When you set the destination slots there's really no reason to set burst.  They get the full download speed unless someone else is in contention for it anyway.  Unless there's a reason you don't want someone to run free if the capacity is available, I'd just ditch it.

    Actually, looking at it, it's really not going to do much for you, because the "Limit" that's going to be applied after the burst is exceeded will be the same as if no burst was applied at all.



  • @Derelict:

    When you set the destination slots there's really no reason to set burst.  They get the full download speed unless someone else is in contention for it anyway.  Unless there's a reason you don't want someone to run free if the capacity is available, I'd just ditch it.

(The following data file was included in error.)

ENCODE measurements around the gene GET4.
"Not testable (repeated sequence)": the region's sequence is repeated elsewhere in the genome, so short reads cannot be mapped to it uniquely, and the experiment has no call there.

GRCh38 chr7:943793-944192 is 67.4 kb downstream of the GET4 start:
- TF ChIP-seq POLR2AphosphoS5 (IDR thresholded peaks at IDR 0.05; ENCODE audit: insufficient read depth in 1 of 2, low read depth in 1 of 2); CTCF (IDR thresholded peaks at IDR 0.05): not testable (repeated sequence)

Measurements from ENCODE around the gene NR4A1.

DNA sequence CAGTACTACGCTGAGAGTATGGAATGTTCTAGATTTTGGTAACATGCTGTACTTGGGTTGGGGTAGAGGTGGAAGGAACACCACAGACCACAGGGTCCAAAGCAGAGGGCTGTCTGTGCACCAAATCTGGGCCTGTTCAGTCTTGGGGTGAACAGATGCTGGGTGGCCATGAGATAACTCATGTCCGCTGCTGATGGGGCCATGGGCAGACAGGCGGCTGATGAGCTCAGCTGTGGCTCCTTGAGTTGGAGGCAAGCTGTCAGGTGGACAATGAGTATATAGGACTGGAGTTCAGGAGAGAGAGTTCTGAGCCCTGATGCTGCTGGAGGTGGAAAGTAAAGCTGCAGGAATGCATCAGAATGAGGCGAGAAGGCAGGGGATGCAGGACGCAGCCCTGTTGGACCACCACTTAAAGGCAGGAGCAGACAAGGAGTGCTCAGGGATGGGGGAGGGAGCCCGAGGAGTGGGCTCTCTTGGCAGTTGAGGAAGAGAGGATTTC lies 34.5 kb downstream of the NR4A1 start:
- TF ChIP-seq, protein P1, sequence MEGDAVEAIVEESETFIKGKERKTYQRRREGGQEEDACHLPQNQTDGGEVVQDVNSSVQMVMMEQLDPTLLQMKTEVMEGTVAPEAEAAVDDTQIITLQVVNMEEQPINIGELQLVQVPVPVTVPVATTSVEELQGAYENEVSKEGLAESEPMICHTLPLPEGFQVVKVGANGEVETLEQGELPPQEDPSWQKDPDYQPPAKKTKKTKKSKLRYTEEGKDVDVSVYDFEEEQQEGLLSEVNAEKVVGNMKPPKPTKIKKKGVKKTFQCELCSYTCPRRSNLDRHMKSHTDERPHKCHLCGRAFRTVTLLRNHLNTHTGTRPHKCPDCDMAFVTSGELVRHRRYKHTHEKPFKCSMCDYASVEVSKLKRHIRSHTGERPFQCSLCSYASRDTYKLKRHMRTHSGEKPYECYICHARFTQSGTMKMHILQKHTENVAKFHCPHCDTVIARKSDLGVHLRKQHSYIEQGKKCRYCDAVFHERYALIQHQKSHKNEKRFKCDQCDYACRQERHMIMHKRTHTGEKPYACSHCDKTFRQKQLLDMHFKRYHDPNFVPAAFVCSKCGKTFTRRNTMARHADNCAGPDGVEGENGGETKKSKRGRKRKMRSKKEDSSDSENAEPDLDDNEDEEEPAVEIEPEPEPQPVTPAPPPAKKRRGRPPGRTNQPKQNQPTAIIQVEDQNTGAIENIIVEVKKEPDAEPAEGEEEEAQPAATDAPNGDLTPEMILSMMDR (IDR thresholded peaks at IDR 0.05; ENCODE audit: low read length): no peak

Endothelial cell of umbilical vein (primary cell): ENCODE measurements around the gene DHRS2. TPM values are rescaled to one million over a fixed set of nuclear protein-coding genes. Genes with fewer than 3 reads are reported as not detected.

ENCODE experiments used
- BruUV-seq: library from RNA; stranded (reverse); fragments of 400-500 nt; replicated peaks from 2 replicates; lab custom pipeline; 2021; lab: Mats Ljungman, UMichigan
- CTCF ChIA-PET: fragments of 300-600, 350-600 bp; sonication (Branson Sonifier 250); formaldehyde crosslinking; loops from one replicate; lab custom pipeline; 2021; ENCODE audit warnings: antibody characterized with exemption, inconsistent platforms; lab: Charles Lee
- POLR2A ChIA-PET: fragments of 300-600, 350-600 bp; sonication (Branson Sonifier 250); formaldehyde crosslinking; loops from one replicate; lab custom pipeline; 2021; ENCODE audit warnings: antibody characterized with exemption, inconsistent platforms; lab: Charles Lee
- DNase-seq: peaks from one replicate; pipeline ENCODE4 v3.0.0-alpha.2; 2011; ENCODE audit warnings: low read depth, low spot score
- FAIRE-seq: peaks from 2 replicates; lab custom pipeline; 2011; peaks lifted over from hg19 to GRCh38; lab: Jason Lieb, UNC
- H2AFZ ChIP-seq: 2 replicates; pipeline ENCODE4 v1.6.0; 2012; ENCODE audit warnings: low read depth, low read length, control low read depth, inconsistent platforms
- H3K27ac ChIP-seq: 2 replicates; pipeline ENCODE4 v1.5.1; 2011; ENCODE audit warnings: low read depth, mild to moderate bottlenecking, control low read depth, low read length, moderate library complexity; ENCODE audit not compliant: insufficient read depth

Actually, looking at it, it's really not going to do much for you, because the "Limit" that's going to be applied after the burst is exceeded will be the same as if no burst was applied at all.

    Thank you once again for the explanation - I see your point. I need to study up more on this. If bandwidth is available, I'd certainly want to allow any host to run free. However, when it's peak hours, I'd like to split evenly among hosts, which is what it does now and works great. The last think I'd love to have happen is to actually have it not quite split evenly between hosts when certain hosts have been downloading steadily while others are just trying to pull up a website. I thought that was something that burst would help with but perhaps I need to configure it differently.